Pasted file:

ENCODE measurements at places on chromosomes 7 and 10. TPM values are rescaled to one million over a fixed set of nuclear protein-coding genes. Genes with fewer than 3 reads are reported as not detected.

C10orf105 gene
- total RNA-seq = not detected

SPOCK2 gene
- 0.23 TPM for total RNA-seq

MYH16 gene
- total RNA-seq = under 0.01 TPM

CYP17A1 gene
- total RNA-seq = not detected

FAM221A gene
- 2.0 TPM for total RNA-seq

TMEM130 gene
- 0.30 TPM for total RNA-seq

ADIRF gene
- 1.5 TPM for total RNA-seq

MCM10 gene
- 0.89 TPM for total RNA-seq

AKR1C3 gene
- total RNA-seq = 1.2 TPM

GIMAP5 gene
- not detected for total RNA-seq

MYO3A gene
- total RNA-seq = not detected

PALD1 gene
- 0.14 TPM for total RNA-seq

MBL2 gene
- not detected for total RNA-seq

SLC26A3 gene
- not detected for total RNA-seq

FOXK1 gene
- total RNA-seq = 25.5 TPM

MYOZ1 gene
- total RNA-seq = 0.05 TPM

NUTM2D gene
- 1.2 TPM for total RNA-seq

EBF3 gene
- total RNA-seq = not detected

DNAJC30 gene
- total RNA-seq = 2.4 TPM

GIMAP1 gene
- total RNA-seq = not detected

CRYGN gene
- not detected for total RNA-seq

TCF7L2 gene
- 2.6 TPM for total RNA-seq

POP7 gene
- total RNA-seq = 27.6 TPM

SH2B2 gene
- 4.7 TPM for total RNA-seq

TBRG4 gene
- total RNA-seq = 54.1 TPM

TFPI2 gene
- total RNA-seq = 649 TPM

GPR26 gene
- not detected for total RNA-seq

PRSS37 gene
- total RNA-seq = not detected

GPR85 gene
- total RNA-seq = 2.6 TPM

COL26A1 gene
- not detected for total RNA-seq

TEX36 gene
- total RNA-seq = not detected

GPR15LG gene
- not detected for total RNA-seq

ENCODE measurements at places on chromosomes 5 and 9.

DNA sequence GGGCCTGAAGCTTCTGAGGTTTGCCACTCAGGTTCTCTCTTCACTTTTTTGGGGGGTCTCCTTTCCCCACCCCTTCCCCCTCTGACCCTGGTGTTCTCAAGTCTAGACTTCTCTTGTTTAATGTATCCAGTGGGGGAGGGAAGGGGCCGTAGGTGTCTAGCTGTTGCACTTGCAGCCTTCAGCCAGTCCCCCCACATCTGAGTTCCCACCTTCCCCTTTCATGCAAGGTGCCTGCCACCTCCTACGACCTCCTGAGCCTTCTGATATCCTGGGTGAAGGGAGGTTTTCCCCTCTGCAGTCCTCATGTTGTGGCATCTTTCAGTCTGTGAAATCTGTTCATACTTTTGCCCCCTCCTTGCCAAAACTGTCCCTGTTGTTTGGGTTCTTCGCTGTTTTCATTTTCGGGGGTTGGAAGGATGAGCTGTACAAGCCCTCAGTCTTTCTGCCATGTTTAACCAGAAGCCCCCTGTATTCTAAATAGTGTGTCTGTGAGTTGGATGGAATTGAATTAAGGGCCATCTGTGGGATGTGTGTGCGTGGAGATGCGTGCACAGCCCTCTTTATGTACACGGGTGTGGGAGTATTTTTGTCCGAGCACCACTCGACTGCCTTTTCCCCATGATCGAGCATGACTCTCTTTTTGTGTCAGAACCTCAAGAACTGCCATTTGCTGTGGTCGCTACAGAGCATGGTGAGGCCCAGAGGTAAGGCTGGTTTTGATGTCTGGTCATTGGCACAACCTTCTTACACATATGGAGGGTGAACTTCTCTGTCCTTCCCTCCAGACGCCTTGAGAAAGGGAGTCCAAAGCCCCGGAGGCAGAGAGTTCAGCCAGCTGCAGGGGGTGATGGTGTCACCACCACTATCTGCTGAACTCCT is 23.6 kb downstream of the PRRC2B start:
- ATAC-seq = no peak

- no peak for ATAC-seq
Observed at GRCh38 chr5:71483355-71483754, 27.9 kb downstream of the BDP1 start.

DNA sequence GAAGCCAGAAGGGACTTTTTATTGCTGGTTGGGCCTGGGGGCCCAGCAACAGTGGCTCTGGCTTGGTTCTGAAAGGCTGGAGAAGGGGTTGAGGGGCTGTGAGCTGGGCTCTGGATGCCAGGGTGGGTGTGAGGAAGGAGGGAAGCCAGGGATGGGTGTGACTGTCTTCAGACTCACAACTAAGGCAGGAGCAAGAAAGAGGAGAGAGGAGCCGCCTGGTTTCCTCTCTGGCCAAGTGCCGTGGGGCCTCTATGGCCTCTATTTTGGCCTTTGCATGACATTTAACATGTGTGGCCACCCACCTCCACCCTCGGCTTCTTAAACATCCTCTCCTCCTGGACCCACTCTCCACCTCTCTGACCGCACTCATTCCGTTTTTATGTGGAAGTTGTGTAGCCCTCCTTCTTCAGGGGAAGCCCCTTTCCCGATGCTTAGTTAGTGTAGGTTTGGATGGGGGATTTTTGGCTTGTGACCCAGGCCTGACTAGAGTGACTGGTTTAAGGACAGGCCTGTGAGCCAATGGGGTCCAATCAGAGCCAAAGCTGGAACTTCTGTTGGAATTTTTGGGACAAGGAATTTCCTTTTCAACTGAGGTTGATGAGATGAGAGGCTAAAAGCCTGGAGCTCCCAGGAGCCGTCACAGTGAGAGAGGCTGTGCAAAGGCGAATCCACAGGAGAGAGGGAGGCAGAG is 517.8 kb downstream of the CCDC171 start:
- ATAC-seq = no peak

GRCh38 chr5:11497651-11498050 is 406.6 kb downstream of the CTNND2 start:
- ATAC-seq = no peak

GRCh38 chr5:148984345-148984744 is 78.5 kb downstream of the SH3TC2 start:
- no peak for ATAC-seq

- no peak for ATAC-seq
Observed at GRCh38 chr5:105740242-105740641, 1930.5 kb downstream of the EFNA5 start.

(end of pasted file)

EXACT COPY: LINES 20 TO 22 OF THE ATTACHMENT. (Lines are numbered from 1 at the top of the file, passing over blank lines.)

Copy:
GIMAP5 gene
- not detected for total RNA-seq

MYO3A gene